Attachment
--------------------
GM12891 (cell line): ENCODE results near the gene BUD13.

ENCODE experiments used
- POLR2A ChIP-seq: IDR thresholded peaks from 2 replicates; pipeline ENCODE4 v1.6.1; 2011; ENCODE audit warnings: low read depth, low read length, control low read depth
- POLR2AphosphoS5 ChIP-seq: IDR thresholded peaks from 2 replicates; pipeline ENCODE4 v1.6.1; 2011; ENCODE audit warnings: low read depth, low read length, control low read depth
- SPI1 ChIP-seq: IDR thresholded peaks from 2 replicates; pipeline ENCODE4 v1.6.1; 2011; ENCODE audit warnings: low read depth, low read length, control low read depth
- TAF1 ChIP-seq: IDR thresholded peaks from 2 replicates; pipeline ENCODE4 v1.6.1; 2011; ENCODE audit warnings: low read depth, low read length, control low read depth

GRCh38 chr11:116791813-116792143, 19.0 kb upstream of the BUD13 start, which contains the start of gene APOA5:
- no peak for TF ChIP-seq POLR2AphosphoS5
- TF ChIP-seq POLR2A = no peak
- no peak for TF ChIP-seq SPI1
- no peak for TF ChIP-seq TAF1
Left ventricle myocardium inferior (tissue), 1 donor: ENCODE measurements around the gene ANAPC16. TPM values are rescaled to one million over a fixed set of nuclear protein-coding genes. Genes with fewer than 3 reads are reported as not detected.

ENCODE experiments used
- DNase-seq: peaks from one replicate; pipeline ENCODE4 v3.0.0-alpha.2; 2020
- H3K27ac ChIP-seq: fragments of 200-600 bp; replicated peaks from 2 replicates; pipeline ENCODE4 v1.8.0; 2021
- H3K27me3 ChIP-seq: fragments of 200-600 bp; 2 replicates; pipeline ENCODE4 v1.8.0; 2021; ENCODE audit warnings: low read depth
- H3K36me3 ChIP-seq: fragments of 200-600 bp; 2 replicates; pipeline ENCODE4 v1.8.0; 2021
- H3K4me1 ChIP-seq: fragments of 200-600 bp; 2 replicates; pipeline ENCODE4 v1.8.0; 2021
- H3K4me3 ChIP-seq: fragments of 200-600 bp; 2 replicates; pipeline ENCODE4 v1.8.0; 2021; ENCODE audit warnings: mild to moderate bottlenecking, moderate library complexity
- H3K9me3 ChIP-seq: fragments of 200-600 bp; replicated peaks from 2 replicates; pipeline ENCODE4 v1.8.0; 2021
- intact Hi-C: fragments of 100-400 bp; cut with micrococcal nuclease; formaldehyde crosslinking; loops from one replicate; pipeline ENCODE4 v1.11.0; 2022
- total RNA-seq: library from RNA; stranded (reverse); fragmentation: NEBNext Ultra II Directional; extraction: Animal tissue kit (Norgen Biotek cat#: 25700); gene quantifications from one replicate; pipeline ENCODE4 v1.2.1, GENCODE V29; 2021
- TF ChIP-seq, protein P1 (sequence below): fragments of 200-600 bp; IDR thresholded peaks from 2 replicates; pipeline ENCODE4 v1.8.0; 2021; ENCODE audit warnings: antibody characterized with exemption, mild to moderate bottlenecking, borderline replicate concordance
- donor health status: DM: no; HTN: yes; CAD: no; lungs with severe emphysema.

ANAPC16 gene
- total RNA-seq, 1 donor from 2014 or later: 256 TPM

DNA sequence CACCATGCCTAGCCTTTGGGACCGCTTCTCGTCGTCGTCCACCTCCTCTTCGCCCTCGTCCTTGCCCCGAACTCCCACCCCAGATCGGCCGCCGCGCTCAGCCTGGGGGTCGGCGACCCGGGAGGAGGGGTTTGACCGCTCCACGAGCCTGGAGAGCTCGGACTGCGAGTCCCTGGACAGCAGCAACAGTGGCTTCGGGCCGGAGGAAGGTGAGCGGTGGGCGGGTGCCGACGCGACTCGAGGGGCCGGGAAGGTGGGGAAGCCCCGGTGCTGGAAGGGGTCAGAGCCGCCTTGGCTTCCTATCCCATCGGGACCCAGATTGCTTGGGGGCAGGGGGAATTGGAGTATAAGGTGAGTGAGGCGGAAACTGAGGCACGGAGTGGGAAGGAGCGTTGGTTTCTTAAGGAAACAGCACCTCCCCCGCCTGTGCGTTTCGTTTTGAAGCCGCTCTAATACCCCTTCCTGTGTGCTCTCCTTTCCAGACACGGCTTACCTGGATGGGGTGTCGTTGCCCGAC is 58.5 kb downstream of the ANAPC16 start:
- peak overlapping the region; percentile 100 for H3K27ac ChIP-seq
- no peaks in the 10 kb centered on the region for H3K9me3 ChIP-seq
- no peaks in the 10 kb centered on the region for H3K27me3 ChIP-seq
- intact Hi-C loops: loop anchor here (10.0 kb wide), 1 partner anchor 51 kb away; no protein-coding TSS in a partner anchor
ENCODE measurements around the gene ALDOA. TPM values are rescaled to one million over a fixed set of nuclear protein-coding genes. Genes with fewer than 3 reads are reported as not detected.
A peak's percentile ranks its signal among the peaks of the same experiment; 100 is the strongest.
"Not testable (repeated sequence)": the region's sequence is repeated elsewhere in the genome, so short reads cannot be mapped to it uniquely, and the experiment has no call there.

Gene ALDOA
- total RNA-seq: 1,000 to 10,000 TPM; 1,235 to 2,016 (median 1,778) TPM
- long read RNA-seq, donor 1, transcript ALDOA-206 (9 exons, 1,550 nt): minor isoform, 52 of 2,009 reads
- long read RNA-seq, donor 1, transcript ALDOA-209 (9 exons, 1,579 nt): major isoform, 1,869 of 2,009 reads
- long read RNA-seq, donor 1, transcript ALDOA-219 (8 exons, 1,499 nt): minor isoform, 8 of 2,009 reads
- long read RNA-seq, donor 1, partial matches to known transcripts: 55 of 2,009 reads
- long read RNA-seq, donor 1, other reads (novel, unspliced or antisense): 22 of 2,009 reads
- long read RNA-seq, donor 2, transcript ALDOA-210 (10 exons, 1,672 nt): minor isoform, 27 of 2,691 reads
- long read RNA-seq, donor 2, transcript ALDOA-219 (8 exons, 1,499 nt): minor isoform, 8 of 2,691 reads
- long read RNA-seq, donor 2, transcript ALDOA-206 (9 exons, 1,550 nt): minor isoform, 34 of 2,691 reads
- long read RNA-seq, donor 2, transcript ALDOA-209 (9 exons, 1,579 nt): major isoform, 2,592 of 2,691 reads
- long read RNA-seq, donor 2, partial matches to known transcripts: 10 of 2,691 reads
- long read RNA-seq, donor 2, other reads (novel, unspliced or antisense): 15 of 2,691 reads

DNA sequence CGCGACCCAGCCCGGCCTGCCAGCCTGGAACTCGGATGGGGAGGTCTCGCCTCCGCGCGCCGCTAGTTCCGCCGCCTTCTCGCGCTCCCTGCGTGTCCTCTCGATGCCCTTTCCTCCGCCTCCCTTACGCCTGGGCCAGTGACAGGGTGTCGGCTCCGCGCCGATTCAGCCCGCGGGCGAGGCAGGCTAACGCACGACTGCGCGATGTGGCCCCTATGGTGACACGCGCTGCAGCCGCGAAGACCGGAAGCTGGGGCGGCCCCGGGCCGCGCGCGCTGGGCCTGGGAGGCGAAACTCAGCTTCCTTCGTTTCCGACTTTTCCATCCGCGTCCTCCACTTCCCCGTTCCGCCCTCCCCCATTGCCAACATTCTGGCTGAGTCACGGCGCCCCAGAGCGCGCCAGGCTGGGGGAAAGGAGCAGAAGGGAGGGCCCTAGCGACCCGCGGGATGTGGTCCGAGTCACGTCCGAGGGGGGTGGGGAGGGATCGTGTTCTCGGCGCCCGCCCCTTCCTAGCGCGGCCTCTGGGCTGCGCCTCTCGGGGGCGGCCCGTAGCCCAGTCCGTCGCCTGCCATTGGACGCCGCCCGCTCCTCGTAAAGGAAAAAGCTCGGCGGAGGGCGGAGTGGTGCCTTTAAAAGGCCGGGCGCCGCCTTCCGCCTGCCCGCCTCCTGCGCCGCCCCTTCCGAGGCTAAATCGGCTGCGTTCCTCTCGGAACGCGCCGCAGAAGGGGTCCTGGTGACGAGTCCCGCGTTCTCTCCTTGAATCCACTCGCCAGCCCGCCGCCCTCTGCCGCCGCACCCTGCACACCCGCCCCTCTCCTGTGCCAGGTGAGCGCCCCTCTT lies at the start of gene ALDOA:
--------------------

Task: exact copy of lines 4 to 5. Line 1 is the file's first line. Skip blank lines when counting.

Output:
- POLR2AphosphoS5 ChIP-seq: IDR thresholded peaks from 2 replicates; pipeline ENCODE4 v1.6.1; 2011; ENCODE audit warnings: low read depth, low read length, control low read depth
- SPI1 ChIP-seq: IDR thresholded peaks from 2 replicates; pipeline ENCODE4 v1.6.1; 2011; ENCODE audit warnings: low read depth, low read length, control low read depth